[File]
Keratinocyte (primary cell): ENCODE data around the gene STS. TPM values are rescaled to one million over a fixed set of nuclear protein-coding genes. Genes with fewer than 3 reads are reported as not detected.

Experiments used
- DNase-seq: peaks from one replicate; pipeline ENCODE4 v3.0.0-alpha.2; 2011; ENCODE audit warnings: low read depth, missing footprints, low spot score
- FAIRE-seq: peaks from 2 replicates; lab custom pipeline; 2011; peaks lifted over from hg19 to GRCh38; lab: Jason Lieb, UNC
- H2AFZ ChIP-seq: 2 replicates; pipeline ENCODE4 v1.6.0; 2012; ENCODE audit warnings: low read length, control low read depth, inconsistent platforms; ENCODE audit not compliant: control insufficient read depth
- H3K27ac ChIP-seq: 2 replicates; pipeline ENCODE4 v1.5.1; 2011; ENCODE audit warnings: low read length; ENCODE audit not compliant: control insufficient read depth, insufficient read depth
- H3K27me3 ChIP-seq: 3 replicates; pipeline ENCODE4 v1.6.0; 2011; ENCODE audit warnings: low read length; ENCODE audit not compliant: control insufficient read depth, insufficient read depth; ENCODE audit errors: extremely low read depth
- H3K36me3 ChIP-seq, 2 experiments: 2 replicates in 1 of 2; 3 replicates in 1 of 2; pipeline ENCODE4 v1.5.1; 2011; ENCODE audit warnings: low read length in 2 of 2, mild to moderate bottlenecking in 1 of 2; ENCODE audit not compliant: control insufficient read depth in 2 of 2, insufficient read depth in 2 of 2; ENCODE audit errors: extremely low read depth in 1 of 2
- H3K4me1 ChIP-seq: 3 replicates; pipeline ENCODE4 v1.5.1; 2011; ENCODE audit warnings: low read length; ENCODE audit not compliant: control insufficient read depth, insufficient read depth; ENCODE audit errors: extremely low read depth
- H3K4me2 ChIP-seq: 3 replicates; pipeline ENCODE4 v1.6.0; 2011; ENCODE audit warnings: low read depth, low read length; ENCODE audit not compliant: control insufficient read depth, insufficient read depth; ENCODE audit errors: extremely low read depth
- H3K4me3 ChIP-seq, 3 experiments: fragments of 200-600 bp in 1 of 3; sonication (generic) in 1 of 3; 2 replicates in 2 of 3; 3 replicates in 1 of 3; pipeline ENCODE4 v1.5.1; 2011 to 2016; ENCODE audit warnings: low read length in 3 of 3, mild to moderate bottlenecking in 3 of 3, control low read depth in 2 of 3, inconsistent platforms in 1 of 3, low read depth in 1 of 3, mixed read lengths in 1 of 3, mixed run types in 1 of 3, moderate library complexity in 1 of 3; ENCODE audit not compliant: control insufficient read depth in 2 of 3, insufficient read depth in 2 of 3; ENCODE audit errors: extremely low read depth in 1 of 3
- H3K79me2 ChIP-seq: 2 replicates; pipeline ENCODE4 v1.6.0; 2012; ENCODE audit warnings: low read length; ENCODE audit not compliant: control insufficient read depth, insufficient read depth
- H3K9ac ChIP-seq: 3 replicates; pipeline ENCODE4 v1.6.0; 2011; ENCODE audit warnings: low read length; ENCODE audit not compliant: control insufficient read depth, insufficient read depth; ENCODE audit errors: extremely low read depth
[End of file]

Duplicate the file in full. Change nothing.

Keratinocyte (primary cell): ENCODE data around the gene STS. TPM values are rescaled to one million over a fixed set of nuclear protein-coding genes. Genes with fewer than 3 reads are reported as not detected.

Experiments used
- DNase-seq: peaks from one replicate; pipeline ENCODE4 v3.0.0-alpha.2; 2011; ENCODE audit warnings: low read depth, missing footprints, low spot score
- FAIRE-seq: peaks from 2 replicates; lab custom pipeline; 2011; peaks lifted over from hg19 to GRCh38; lab: Jason Lieb, UNC
- H2AFZ ChIP-seq: 2 replicates; pipeline ENCODE4 v1.6.0; 2012; ENCODE audit warnings: low read length, control low read depth, inconsistent platforms; ENCODE audit not compliant: control insufficient read depth
- H3K27ac ChIP-seq: 2 replicates; pipeline ENCODE4 v1.5.1; 2011; ENCODE audit warnings: low read length; ENCODE audit not compliant: control insufficient read depth, insufficient read depth
- H3K27me3 ChIP-seq: 3 replicates; pipeline ENCODE4 v1.6.0; 2011; ENCODE audit warnings: low read length; ENCODE audit not compliant: control insufficient read depth, insufficient read depth; ENCODE audit errors: extremely low read depth
- H3K36me3 ChIP-seq, 2 experiments: 2 replicates in 1 of 2; 3 replicates in 1 of 2; pipeline ENCODE4 v1.5.1; 2011; ENCODE audit warnings: low read length in 2 of 2, mild to moderate bottlenecking in 1 of 2; ENCODE audit not compliant: control insufficient read depth in 2 of 2, insufficient read depth in 2 of 2; ENCODE audit errors: extremely low read depth in 1 of 2
- H3K4me1 ChIP-seq: 3 replicates; pipeline ENCODE4 v1.5.1; 2011; ENCODE audit warnings: low read length; ENCODE audit not compliant: control insufficient read depth, insufficient read depth; ENCODE audit errors: extremely low read depth
- H3K4me2 ChIP-seq: 3 replicates; pipeline ENCODE4 v1.6.0; 2011; ENCODE audit warnings: low read depth, low read length; ENCODE audit not compliant: control insufficient read depth, insufficient read depth; ENCODE audit errors: extremely low read depth
- H3K4me3 ChIP-seq, 3 experiments: fragments of 200-600 bp in 1 of 3; sonication (generic) in 1 of 3; 2 replicates in 2 of 3; 3 replicates in 1 of 3; pipeline ENCODE4 v1.5.1; 2011 to 2016; ENCODE audit warnings: low read length in 3 of 3, mild to moderate bottlenecking in 3 of 3, control low read depth in 2 of 3, inconsistent platforms in 1 of 3, low read depth in 1 of 3, mixed read lengths in 1 of 3, mixed run types in 1 of 3, moderate library complexity in 1 of 3; ENCODE audit not compliant: control insufficient read depth in 2 of 3, insufficient read depth in 2 of 3; ENCODE audit errors: extremely low read depth in 1 of 3
- H3K79me2 ChIP-seq: 2 replicates; pipeline ENCODE4 v1.6.0; 2012; ENCODE audit warnings: low read length; ENCODE audit not compliant: control insufficient read depth, insufficient read depth
- H3K9ac ChIP-seq: 3 replicates; pipeline ENCODE4 v1.6.0; 2011; ENCODE audit warnings: low read length; ENCODE audit not compliant: control insufficient read depth, insufficient read depth; ENCODE audit errors: extremely low read depth